“He had gone into the wilderness with the intention of coming out on the other end. That he had stopped trying did not mean that this was now his place.”

— Hernan Diaz, In the Distance


“All is lost here except for soul and body, that is, what’s left of them, and half a day’s ration.”

— Our Man, All is Lost


JC Chandor’s movie All is Lost and Hernan Diaz’s novel In the Distance both create a neo-mythology of sorts. To describe these tales as ‘man versus nature’ would be to oversimplify them, strip them down to mirror the barren surroundings in which the characters find themselves. Though one is a fresh coming-of-age story and one features a seasoned senior, there’s a deep undercurrent of common ground.

This pairing explores:

  • Constantly shifting, often deceptive landscapes
  • The virtues of silence
  • Grueling monotony in daily routine
  • Morality as an insufficient means of survival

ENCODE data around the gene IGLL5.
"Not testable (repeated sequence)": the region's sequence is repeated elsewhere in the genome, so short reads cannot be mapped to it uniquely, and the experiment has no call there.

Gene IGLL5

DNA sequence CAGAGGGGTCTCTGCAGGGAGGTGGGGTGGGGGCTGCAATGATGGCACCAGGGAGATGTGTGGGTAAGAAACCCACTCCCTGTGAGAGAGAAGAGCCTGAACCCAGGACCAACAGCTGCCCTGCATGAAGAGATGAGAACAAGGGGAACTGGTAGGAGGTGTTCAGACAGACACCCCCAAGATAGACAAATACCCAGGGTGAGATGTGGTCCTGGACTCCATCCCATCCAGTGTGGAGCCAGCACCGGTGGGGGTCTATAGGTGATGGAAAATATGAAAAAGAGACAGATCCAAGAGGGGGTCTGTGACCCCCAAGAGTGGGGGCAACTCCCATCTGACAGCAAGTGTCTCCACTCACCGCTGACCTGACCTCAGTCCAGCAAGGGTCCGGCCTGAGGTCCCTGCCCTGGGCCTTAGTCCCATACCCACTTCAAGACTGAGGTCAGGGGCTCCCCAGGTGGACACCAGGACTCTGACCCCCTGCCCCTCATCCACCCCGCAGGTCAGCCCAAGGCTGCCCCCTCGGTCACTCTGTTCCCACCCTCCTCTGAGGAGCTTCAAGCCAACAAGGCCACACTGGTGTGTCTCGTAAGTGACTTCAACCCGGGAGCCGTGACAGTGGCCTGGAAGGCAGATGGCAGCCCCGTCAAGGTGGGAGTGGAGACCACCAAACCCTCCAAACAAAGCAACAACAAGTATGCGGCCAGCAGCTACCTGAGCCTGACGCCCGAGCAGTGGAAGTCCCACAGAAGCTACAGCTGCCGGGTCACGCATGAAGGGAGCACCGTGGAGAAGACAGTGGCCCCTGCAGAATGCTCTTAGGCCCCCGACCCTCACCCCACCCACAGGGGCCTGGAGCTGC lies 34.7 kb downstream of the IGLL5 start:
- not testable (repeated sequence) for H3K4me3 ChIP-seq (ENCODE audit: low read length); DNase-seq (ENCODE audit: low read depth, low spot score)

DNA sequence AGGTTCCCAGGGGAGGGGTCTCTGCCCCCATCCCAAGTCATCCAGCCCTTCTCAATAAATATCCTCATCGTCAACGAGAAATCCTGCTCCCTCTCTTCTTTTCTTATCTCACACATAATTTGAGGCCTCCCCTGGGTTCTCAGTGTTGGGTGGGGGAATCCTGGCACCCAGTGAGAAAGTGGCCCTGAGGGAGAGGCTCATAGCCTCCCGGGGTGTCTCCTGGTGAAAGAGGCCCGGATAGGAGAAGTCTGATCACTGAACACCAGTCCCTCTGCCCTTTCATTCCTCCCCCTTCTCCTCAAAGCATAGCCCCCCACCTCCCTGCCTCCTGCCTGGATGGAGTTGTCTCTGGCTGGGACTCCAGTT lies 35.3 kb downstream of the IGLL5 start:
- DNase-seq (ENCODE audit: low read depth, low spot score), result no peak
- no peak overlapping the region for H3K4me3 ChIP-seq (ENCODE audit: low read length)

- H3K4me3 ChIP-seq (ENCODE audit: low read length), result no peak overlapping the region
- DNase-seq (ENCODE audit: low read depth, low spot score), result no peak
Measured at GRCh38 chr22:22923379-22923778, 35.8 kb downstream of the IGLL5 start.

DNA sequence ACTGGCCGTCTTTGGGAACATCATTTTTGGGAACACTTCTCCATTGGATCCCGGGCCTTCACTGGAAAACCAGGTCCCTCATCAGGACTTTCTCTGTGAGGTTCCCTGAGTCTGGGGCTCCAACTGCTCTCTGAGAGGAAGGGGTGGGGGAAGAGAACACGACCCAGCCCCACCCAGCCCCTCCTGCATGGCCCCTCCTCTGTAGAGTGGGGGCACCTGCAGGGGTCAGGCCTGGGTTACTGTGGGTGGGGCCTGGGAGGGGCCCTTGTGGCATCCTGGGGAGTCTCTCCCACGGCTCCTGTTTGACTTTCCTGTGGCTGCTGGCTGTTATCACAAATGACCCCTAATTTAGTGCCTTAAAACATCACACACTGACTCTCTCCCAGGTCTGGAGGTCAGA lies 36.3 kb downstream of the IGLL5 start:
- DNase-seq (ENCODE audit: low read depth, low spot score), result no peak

• How to MacGyver your way out of even the most inhospitable scenarios
  • Deciding whether enduring is possible and even worth it
  • Legendary outcasts
  • Deep-sea voyages as oceanic catalysts
  • A return to the start equaling victory
  • Bootstrapping badassery
  • The continual building up and breaking down of manmade materials
  • Relentless solitude
  • Learning how to rest in the unknown


At one point, Diaz’s Håkan accidentally creates a camera obscura in his cave dwelling. To me, this is the pivotal image of the novel. It represents this pairing’s message: Nature is turned on its head to reveal the full expanse of its wild dangers and the inexplicable glory of its sorcery. How we respond to this expanse is a decision we make alone.